It’s been at least two years in the making, but municipalities may be one step closer to diversifying their revenue streams after years of relying solely on property taxes and state aid.
Late Thursday evening the House approved a bill that will increase the hotel tax from 12 percent to 15 percent. The three percent increase will be divided between the host community and 15 regional planning organizations. The vote was 88 to 50.
Rep. Brendan Sharkey, D-Hamden, said the bill will help diversify the property tax which is “choking our state.”
“We have to do something,” Sharkey said. “We have to act.”
He said giving the 15 regional planning organizations two-thirds of the money from the hotel tax increase will help jump start economic development and regional cooperation.
A bigger discussion on how to modify the state’s tax structure and its reliance on the property tax will continue, Sharkey said, admitting that this bill is far from a panacea.
Republican lawmakers weren’t onboard with increasing revenues to help solve the budget woes of cities and towns.
Rep. T.R. Rowe, R-Trumbull, said whenever the state talks about solving problems it consistently looks at increasing revenues.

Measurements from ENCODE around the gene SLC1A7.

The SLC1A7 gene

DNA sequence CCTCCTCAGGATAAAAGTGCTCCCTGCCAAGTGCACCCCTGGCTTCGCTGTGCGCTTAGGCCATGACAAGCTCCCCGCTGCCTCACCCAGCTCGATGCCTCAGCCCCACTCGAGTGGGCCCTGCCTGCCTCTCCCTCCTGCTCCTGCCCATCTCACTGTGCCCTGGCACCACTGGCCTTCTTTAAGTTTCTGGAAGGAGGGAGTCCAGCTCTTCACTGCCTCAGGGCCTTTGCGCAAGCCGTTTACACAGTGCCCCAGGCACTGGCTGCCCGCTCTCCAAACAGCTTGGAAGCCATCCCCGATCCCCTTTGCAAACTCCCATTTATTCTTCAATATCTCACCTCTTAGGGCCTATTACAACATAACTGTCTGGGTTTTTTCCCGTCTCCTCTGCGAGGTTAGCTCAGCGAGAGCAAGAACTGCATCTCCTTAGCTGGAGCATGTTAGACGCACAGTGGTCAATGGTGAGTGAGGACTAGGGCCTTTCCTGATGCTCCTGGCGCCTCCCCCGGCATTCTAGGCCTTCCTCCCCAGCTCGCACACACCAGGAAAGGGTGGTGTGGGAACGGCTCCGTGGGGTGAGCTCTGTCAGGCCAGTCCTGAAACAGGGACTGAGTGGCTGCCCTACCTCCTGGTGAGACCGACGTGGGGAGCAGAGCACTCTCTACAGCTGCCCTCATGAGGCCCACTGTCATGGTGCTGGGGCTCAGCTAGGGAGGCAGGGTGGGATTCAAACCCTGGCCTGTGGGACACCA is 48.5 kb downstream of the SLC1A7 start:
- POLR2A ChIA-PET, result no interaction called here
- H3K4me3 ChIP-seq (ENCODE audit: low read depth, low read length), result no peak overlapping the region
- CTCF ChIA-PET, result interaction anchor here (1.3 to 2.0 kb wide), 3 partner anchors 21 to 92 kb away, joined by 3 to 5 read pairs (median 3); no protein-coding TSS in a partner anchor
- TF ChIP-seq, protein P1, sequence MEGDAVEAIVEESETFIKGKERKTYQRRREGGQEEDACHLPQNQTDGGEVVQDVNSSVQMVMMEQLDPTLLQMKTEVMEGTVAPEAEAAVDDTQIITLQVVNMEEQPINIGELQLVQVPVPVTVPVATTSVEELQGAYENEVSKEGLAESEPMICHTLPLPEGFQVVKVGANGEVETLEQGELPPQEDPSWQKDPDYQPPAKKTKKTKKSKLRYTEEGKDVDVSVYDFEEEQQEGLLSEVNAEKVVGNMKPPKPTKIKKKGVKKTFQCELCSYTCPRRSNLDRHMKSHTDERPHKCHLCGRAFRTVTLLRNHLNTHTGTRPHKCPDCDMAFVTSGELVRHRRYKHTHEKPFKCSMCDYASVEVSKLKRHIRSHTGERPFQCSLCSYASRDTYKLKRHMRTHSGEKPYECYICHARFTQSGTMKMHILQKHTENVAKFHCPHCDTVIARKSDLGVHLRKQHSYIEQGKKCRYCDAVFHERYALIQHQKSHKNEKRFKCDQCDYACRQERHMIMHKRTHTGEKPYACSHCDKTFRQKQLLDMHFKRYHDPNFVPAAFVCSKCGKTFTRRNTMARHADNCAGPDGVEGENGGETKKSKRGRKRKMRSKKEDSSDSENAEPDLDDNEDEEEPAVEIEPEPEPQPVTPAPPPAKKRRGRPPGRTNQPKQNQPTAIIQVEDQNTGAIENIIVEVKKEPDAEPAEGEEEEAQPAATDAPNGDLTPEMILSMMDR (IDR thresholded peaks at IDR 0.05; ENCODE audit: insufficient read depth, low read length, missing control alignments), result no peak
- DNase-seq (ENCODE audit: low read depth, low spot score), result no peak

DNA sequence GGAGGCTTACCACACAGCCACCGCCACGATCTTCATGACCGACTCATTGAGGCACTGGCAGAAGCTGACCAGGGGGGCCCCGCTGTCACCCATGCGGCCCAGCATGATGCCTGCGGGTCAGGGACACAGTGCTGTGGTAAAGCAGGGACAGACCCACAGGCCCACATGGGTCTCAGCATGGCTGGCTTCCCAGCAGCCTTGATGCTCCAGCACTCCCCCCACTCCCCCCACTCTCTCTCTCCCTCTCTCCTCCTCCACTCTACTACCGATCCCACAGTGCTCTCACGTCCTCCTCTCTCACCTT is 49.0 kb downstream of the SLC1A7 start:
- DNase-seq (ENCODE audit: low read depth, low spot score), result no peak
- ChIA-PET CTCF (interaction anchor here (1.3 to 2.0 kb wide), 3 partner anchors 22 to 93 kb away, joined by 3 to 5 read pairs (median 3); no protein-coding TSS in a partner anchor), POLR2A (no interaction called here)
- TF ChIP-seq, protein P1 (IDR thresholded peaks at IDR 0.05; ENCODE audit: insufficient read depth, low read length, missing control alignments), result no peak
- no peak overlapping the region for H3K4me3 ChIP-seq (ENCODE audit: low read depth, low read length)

“How can we squeeze more from the taxpayer or the tourist,” Rowe said. “I don’t think this idea is the type of sea change we need.”
“I certainly don’t think we should be going the route of more taxes,” Rep. Vincent Candelora, R-North Branford, said.
But Candelora also didn’t think piling onto the struggling tourism industry was a good idea either. “The way the hotels see this is: ‘You’re hitting me again‘,” Candelora said. “I think we’re giving them another punch in the mouth.”
Rep. Russell Morin, D-Wethersfield, said the message this bill sends is “we’re listening.” A former mayor, Morin said cities and towns have been asking for this type of relief.
The Office of Fiscal Analysis estimates that the hotel tax increase will generate $9.4 million in 2011 and $18.8 million in 2012.
According to the state’s largest municipal lobby Connecticut is one of only nine states that don’t have some sort of broad-based, local hotel tax. Most neighboring states, including Massachusetts, New York, Rhode Island, and Vermont, allow some form of local taxes on hotel occupancy.